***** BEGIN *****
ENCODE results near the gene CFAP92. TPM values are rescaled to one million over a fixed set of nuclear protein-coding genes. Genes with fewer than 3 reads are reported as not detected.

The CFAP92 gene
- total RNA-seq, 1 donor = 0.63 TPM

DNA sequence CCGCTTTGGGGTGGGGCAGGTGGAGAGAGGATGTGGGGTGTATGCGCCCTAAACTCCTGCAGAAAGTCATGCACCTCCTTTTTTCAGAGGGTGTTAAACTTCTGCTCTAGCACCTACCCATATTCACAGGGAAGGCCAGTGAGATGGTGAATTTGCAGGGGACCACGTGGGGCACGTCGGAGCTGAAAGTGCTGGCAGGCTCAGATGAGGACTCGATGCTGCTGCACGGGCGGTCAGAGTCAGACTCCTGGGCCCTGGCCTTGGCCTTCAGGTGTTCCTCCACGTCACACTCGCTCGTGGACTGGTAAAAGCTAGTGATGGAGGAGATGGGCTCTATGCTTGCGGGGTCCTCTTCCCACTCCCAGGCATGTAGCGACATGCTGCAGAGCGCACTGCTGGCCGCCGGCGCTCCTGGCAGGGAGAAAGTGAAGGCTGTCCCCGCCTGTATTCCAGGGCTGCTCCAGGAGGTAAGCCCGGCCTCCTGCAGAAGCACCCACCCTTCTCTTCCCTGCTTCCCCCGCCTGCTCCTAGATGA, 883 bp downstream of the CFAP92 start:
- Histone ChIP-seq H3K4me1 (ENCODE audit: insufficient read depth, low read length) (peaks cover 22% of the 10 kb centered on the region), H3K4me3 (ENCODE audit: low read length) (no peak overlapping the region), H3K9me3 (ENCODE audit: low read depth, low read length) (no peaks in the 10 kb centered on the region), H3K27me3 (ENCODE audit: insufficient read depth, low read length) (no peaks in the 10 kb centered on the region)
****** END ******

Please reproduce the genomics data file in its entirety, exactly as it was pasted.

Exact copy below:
ENCODE results near the gene CFAP92. TPM values are rescaled to one million over a fixed set of nuclear protein-coding genes. Genes with fewer than 3 reads are reported as not detected.

The CFAP92 gene
- total RNA-seq, 1 donor = 0.63 TPM

DNA sequence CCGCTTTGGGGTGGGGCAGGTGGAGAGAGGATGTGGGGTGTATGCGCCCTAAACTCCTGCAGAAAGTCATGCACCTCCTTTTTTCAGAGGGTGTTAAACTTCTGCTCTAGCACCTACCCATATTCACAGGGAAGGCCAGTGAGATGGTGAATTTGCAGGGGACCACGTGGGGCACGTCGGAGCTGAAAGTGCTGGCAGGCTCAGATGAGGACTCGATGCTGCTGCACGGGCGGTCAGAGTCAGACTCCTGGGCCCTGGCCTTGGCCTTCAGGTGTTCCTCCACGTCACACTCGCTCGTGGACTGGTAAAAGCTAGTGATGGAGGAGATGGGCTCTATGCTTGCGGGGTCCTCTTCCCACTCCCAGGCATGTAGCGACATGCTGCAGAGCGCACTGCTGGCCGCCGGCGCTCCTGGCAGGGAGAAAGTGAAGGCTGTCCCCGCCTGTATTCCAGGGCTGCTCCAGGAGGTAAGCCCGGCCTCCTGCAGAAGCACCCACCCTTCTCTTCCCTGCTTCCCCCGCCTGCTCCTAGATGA, 883 bp downstream of the CFAP92 start:
- Histone ChIP-seq H3K4me1 (ENCODE audit: insufficient read depth, low read length) (peaks cover 22% of the 10 kb centered on the region), H3K4me3 (ENCODE audit: low read length) (no peak overlapping the region), H3K9me3 (ENCODE audit: low read depth, low read length) (no peaks in the 10 kb centered on the region), H3K27me3 (ENCODE audit: insufficient read depth, low read length) (no peaks in the 10 kb centered on the region)